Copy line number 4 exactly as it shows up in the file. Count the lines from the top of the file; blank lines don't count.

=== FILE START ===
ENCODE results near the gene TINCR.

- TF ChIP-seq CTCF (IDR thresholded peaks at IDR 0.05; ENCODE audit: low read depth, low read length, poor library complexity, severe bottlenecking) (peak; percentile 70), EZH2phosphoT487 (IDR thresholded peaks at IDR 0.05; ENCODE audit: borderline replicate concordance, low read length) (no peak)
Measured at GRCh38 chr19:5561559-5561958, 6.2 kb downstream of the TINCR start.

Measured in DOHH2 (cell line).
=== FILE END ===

Measured in DOHH2 (cell line).